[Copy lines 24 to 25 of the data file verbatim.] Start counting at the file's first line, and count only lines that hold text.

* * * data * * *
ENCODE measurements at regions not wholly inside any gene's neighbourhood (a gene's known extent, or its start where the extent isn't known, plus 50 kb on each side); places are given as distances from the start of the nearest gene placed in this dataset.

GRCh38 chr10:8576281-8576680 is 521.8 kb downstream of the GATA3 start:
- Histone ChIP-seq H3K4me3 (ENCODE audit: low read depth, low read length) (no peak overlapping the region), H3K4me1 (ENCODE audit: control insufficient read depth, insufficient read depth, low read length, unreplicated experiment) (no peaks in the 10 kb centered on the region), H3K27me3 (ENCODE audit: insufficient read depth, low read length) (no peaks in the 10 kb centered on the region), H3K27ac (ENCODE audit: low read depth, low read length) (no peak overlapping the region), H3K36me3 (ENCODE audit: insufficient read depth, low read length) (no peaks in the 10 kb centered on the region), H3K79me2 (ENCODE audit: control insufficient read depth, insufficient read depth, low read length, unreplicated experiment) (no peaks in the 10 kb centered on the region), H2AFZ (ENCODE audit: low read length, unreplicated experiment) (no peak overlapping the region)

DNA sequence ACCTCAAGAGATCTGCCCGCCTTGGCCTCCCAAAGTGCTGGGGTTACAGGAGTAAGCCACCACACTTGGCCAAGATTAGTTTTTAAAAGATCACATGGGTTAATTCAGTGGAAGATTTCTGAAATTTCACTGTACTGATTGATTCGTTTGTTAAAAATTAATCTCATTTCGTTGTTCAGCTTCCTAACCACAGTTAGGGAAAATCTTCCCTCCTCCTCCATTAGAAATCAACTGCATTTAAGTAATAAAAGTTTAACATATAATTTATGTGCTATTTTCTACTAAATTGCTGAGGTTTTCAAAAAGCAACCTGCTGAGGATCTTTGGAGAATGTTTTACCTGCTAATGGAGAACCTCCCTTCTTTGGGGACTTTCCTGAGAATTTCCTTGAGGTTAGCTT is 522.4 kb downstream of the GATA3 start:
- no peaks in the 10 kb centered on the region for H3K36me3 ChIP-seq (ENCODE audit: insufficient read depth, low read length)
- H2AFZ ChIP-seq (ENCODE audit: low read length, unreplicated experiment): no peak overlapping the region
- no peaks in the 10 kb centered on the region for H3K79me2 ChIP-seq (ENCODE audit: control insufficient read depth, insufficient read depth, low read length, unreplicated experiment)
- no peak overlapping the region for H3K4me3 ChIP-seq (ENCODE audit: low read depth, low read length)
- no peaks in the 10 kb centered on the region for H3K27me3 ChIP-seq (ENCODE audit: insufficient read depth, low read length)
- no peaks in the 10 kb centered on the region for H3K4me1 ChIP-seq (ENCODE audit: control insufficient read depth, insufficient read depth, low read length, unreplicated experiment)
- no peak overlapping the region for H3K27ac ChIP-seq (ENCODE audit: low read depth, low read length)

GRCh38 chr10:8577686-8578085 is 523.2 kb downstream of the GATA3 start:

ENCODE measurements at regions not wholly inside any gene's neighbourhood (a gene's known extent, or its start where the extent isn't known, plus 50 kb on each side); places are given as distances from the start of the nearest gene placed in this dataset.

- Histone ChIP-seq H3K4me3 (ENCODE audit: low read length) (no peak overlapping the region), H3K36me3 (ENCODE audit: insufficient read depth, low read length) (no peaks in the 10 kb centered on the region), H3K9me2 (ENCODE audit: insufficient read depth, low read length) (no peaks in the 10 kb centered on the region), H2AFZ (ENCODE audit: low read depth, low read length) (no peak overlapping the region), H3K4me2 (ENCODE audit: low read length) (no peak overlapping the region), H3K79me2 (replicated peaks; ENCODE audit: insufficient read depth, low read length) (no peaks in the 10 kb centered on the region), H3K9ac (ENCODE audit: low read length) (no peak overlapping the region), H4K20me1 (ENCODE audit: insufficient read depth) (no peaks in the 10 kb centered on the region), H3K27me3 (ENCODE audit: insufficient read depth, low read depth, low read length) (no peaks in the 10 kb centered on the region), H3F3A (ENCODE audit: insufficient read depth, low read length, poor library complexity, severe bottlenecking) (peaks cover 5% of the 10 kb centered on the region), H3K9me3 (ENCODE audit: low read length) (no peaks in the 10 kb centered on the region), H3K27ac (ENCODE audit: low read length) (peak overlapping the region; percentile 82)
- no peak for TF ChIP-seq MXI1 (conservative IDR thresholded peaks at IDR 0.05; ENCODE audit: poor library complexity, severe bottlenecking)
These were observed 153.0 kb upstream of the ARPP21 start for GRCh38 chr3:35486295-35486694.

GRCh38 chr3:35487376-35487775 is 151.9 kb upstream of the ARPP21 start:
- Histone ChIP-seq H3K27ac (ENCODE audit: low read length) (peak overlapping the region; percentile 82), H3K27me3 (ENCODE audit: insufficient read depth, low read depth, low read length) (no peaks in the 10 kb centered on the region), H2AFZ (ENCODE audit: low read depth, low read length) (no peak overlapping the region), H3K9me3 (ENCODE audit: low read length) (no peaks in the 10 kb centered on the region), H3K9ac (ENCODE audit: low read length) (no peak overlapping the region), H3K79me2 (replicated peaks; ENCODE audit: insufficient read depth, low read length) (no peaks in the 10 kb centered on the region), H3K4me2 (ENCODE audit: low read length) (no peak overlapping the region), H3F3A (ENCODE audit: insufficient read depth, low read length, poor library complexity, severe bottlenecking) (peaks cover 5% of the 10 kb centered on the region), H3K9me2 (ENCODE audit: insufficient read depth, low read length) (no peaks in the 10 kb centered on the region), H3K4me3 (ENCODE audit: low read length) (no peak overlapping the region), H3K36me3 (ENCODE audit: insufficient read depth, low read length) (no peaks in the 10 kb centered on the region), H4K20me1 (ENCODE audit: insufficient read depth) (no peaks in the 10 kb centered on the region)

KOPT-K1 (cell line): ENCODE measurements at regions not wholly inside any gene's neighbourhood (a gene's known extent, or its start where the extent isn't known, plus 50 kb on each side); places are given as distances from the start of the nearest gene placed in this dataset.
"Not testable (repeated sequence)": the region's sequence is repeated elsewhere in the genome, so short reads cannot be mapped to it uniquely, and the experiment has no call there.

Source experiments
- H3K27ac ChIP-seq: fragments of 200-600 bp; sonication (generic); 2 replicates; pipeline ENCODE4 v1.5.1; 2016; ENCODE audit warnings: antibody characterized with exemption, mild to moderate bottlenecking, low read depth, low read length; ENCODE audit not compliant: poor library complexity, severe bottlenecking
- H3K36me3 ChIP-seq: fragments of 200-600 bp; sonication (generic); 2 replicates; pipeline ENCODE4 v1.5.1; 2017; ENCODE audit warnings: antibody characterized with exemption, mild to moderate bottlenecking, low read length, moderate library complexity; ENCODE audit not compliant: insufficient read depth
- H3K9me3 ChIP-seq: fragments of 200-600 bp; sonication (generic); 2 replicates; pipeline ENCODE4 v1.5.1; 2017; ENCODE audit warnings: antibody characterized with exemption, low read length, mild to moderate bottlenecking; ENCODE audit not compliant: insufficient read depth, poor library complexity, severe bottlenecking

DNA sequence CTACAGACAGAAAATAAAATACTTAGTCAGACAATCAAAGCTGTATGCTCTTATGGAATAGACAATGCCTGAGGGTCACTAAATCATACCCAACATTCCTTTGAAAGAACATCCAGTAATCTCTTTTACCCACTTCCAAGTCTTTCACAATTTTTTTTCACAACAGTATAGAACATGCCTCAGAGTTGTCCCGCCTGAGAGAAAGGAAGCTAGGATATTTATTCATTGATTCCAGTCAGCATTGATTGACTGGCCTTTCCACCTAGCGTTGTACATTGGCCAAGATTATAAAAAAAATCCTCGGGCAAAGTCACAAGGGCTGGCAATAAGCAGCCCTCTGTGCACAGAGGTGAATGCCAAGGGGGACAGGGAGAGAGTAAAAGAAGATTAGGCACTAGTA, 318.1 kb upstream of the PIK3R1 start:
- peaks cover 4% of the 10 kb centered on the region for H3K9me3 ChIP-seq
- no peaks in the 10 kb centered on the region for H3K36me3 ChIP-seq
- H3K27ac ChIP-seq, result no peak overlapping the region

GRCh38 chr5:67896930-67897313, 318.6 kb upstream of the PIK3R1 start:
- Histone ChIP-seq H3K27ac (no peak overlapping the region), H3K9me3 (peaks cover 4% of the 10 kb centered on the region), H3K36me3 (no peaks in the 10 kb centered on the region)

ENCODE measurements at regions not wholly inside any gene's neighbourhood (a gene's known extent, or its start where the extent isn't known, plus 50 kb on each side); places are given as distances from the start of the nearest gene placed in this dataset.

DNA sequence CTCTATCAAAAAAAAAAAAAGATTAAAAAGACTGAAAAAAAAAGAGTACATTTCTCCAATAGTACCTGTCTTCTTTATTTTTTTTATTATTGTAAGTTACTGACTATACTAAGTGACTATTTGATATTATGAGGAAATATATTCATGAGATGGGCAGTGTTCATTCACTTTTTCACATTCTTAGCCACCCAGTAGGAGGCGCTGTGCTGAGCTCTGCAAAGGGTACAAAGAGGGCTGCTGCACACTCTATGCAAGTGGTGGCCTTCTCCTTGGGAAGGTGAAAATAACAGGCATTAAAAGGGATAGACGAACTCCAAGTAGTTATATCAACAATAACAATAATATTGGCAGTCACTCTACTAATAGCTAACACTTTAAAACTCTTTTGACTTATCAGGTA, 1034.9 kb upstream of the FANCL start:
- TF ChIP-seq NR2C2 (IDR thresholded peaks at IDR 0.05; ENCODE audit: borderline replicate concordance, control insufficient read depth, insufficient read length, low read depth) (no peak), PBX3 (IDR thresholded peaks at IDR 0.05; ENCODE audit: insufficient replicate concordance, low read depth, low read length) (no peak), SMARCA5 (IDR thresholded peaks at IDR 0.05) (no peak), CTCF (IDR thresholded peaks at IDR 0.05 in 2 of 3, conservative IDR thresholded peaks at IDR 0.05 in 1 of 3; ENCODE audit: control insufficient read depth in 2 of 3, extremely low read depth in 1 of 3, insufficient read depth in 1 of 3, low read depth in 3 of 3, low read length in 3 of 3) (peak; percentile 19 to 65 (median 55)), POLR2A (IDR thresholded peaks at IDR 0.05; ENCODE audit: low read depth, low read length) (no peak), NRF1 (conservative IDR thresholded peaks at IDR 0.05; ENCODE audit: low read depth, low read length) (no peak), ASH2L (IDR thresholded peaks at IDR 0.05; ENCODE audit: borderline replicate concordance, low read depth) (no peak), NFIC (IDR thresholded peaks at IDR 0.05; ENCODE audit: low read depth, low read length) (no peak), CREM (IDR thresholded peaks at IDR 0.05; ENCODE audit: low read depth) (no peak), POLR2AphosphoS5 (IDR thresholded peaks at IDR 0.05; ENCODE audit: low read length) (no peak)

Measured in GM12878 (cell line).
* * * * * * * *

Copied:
- H3K9me3 ChIP-seq: fragments of 200-600 bp; sonication (generic); 2 replicates; pipeline ENCODE4 v1.5.1; 2017; ENCODE audit warnings: antibody characterized with exemption, low read length, mild to moderate bottlenecking; ENCODE audit not compliant: insufficient read depth, poor library complexity, severe bottlenecking

DNA sequence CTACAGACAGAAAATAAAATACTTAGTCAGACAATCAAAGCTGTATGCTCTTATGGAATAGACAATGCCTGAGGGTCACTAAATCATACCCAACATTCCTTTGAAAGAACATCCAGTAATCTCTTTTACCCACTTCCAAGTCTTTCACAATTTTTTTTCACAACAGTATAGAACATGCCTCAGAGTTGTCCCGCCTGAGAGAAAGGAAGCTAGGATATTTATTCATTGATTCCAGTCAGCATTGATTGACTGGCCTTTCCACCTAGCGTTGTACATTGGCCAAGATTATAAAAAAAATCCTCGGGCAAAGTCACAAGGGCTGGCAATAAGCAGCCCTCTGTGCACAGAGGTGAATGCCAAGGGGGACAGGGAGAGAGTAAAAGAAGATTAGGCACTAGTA, 318.1 kb upstream of the PIK3R1 start: